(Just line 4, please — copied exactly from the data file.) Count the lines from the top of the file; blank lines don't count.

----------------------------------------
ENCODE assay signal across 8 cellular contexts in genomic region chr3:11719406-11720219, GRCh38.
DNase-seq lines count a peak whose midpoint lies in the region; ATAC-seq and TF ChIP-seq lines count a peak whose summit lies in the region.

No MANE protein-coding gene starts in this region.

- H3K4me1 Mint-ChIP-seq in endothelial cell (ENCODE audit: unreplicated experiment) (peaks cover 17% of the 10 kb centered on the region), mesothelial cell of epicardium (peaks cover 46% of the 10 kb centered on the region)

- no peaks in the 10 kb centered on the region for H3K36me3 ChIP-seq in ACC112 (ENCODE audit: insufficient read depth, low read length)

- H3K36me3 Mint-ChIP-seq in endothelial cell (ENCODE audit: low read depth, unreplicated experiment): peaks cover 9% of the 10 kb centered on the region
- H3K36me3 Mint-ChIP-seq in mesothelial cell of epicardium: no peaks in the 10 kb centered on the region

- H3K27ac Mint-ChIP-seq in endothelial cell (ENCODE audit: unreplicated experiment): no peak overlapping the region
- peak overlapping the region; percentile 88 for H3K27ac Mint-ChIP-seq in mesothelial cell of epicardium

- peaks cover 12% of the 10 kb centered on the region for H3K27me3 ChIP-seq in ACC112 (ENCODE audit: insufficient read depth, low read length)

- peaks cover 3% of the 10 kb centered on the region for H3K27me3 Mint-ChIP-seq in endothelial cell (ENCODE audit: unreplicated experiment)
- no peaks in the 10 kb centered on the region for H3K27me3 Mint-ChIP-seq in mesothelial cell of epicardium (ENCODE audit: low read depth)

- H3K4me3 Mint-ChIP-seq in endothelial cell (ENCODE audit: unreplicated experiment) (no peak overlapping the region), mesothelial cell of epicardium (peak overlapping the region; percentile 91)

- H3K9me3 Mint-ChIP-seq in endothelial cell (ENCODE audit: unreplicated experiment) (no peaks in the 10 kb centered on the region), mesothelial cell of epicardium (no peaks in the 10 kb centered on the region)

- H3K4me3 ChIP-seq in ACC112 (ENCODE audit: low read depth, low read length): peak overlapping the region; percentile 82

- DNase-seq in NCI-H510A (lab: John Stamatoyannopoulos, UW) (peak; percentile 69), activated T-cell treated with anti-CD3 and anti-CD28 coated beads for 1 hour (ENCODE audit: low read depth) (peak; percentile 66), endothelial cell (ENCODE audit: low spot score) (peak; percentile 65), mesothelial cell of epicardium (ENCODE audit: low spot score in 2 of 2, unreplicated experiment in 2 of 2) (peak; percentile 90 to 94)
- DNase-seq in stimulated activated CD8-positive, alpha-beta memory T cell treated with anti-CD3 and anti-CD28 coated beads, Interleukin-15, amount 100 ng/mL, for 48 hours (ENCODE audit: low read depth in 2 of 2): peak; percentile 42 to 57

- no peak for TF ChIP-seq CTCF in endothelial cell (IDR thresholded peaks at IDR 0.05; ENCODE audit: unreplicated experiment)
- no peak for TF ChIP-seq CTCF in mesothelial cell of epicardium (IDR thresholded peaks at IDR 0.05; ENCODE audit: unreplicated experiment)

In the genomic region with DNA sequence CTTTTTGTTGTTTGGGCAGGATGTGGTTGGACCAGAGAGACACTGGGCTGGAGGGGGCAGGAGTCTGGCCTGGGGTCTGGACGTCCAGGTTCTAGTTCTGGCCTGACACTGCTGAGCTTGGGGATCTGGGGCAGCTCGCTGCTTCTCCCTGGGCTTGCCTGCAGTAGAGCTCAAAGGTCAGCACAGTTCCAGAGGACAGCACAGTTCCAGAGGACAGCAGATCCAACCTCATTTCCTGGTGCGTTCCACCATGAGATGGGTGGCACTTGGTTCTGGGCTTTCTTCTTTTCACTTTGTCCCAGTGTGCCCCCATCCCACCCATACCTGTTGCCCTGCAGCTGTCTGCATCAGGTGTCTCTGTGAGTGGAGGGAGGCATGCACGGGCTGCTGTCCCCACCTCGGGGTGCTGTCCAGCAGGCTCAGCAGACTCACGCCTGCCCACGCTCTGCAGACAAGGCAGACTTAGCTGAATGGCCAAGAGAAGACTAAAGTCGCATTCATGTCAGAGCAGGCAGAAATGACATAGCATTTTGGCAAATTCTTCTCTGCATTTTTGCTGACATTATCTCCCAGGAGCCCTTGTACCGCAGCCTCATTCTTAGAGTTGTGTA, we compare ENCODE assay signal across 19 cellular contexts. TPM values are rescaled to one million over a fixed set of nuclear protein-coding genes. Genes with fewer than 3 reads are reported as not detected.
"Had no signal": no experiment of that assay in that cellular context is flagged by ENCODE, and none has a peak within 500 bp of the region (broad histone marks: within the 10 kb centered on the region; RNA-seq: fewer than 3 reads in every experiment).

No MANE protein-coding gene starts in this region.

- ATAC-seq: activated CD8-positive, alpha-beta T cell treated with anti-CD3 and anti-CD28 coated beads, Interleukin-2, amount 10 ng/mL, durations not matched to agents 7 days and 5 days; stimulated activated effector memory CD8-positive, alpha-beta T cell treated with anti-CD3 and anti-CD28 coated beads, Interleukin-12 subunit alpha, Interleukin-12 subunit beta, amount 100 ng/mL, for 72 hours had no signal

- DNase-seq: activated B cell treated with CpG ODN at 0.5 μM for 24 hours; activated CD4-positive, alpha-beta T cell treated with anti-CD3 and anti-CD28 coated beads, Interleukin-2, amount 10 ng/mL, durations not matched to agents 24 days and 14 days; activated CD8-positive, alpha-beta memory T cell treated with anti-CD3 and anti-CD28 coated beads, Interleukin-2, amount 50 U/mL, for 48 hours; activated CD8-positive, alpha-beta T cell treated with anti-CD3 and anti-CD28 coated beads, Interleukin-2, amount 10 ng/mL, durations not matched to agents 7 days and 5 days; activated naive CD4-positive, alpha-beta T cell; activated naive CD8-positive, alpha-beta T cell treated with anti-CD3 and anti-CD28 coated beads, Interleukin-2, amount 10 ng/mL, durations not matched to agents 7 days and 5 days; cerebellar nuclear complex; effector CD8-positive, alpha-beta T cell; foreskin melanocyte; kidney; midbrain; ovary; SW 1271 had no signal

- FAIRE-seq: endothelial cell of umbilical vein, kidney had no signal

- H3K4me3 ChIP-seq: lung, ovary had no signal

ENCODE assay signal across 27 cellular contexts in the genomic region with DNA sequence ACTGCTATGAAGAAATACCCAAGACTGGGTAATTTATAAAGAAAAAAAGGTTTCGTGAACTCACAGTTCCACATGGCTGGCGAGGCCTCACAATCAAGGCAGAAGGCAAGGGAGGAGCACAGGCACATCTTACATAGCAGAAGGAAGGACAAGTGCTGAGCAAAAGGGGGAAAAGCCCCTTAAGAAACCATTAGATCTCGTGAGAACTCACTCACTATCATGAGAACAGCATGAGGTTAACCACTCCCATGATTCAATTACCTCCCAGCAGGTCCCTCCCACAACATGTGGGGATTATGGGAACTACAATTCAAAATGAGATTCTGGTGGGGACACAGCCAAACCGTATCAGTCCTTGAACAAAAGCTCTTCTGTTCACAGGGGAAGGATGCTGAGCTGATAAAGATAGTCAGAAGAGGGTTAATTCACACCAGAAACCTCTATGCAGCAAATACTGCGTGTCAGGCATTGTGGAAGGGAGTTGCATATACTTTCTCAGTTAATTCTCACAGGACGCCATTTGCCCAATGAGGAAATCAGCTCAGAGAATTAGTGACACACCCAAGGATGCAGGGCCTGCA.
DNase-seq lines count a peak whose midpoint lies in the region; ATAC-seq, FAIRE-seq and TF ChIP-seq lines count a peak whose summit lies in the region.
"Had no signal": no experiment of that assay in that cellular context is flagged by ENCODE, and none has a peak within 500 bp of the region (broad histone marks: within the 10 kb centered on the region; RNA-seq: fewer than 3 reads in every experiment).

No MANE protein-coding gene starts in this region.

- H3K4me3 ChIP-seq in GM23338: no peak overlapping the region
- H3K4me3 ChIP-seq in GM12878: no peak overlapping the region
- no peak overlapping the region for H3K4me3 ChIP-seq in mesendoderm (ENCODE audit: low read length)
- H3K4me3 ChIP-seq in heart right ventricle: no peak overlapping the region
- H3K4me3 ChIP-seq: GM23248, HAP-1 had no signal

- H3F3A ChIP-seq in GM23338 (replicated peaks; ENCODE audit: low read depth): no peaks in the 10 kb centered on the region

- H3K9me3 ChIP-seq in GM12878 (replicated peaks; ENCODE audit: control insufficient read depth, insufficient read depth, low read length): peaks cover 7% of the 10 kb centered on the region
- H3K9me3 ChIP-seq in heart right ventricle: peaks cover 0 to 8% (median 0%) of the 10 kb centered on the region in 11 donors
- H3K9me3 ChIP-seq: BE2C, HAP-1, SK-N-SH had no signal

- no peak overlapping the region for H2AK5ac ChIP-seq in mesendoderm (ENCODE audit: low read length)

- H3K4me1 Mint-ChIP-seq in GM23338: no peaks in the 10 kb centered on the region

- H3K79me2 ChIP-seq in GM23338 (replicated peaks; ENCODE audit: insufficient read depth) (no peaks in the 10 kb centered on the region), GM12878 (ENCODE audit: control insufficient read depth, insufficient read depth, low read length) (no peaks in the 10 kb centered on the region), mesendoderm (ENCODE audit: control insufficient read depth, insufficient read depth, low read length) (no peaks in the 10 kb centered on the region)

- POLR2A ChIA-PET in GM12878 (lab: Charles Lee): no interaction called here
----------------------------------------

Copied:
- H3K4me1 Mint-ChIP-seq in endothelial cell (ENCODE audit: unreplicated experiment) (peaks cover 17% of the 10 kb centered on the region), mesothelial cell of epicardium (peaks cover 46% of the 10 kb centered on the region)